Assessing the SBC’s gathering in Nashville

Throughout the decades several analogies have been used to describe how the Southern Baptist Convention (SBC) operates. One of the most often used is that of an aircraft carrier. At more than 200 million pounds, it is among the world’s largest ships (the SBC is the nation’s largest non-Catholic denomination). It takes an aircraft carrier five miles to complete a 180-degree turn. The SBC moves in much the same way, intentionally deliberative. That was once again the case in Nashville, June 15-16.

While The New York Times, The Washington Post, The Nashville Tennessean, The Wall Street Journal, Newsweek, National Review, WORLD and a plethora of digital news operations like The Federalist, Substack and Real Clear Politics offered their assessments, the SBC plodded through its business – and not much changed. The SBC is conservative and one of the hallmarks of conservatism is that people are best content when they can feel that they live in a stable world of enduring values. Southern Baptist values come from the Bible.

The SBC affirms the inerrant, infallible, sufficient Word of God. The SBC remains staunchly pro-life. The SBC continues to be pro-traditional family, believing that marriage is between one man and one woman for life. The SBC is still complementarian in its views on the office of senior pastor: it is to be a man. Women are gifted, as well, and may teach and hold other positions in the church.

Messengers elected a traditional Southern Baptist pastor, Ed Litton of Mobile, Ala. While the liberal news media rejoiced over Litton, their celebrations will be short-lived given Litton affirms every issue I just mentioned. Do not be surprised to see him reach out to those who opposed his candidacy. He is known to be a reconciler, not a bully.

While there were several resolutions opposing Marxist-based Critical Race Theory (CRT), none were adopted. That surprised a good many, including me. However, messengers approved a broad resolution that rejects any “vain philosophy” that includes CRT or any other contrary to historic Christianity.

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The CRT issue is a good example of how Southern Baptists approach challenging worldview issues and confirms the aircraft carrier analogy. Many messengers, like me, felt the SBC had an opportunity to lead in warning the nation about the dangers of CRT. The presidents of the SBC’s six seminaries issued an earlier statement declaring CRT to be incompatible with Christianity, so it would have made sense for messengers to follow-up likewise. Despite the presidents’ rebuke of CRT, messengers elected to go with a broader statement, sparking questions about their intent and the extent to which they understood what is at stake.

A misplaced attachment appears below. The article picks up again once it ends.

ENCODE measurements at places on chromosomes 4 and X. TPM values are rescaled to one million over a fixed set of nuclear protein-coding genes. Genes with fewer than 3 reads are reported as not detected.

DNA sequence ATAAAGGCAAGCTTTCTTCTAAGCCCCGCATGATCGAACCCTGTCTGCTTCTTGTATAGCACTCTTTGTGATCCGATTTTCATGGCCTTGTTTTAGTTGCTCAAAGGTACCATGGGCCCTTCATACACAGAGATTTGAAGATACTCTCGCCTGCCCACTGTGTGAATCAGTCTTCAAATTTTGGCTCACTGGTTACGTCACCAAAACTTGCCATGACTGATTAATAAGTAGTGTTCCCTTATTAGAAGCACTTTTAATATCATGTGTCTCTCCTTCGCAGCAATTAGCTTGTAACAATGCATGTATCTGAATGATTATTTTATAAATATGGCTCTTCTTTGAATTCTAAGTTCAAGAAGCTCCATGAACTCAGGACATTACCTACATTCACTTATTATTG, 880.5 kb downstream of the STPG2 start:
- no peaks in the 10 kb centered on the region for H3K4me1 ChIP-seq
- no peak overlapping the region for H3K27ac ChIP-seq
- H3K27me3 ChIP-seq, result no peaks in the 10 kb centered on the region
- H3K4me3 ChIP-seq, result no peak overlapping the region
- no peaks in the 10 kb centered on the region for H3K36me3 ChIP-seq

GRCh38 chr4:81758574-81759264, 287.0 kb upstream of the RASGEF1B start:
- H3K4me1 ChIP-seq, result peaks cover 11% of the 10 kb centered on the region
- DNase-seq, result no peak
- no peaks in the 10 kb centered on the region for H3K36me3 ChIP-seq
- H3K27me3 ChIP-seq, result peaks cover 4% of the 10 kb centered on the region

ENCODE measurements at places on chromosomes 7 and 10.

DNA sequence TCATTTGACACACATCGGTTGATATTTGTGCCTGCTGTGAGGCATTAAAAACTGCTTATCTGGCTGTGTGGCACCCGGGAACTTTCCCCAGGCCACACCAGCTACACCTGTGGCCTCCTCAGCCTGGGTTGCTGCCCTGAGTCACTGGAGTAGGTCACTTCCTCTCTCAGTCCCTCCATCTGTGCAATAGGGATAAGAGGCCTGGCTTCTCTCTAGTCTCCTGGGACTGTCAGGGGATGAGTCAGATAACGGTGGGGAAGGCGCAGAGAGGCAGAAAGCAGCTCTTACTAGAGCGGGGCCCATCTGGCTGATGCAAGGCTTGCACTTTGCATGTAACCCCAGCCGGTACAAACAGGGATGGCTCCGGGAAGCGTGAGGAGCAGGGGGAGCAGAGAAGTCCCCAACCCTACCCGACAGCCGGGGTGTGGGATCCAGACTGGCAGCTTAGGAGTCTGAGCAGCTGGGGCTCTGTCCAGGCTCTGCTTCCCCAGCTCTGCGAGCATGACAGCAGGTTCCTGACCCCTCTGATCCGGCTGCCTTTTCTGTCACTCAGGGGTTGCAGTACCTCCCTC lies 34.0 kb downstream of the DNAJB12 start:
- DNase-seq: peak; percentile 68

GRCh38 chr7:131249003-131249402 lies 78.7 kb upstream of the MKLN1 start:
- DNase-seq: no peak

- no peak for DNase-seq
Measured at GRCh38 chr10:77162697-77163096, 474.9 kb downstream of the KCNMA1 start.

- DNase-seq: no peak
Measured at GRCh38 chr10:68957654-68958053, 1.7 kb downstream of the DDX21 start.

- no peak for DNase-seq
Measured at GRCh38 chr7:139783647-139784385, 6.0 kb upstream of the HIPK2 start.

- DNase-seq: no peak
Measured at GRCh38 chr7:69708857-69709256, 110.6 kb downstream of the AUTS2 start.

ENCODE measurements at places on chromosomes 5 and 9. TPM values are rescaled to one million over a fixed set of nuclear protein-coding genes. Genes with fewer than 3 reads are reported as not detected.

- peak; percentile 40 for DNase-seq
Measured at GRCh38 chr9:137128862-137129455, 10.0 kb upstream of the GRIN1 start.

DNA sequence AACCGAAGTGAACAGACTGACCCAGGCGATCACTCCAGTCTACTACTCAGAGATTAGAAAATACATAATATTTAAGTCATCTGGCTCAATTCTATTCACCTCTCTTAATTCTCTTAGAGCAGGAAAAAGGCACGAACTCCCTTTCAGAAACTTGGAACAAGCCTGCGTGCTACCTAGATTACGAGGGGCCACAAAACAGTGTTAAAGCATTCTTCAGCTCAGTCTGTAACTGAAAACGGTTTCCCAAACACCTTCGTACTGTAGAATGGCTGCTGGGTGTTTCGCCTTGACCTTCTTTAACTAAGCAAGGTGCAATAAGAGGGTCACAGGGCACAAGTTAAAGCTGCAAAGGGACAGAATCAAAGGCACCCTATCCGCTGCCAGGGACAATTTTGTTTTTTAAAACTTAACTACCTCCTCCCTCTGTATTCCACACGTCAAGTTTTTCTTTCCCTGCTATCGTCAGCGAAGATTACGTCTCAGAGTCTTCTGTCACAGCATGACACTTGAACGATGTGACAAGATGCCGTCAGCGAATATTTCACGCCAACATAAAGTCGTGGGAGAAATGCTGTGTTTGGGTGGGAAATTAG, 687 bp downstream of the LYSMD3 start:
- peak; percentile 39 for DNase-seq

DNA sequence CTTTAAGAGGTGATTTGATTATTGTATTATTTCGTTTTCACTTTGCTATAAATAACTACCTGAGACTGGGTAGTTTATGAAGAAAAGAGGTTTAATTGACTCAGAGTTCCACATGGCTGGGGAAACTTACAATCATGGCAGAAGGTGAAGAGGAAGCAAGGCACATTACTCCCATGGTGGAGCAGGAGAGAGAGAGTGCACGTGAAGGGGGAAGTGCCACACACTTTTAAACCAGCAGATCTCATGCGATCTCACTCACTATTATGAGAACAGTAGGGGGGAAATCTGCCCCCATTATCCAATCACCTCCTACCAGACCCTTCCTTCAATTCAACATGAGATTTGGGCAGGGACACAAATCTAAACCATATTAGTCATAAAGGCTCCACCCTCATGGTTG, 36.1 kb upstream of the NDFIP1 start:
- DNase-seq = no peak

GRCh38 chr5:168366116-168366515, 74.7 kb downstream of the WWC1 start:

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There is no question that messengers want racial reconciliation, so it could be they opted for softer language so as not to offend some black pastors who may not have yet grasped CRT’s incompatibility with Christianity. CRT has been largely an academic subject until its recent invasion of American culture – complements of Harvard Law School. It may be that messengers have not yet understood what CRT is doing to our schools, military, government and churches. It is the greatest domestic threat facing our nation.

Messengers expressed concern for those who are sexually abused. I do not know of any Southern Baptist who would allow anyone to be sexually abused. People would be hard-pressed to find a safer place than in a Southern Baptist church Sunday school class. For any one to suggest that there is widespread sexual abuse in SBC churches is just plain wrong.

There have been instances of sexual abuse in some churches, but they are a small percentage of the 40,000 or so that exist. Yet Southern Baptists wanted to make clear that they will not tolerate sexual abuse; thus, the directive of messengers for an independent Executive Committee examination.

But how could the Executive Committee be a party to sexual abuse? Each Southern Baptist church is autonomous. The Southern Baptist Convention is not hierarchical like the Catholic Church, which was rocked with a scandal featuring pedophilia and homosexuality. Yet messengers pressed for the independent probe, and they will get it.

So, what now for the SBC? Everyone has returned to their community churches and are carrying on. The SBC will continue to fund its nearly 4,000 missionaries around the world. It will continue promoting adoption and will lead the nation in foster care. It will continue to care for the aged, always advocating for the sanctity of life from conception to the grave. It will continue to carry the good news of Jesus Christ to the far ends of the earth.

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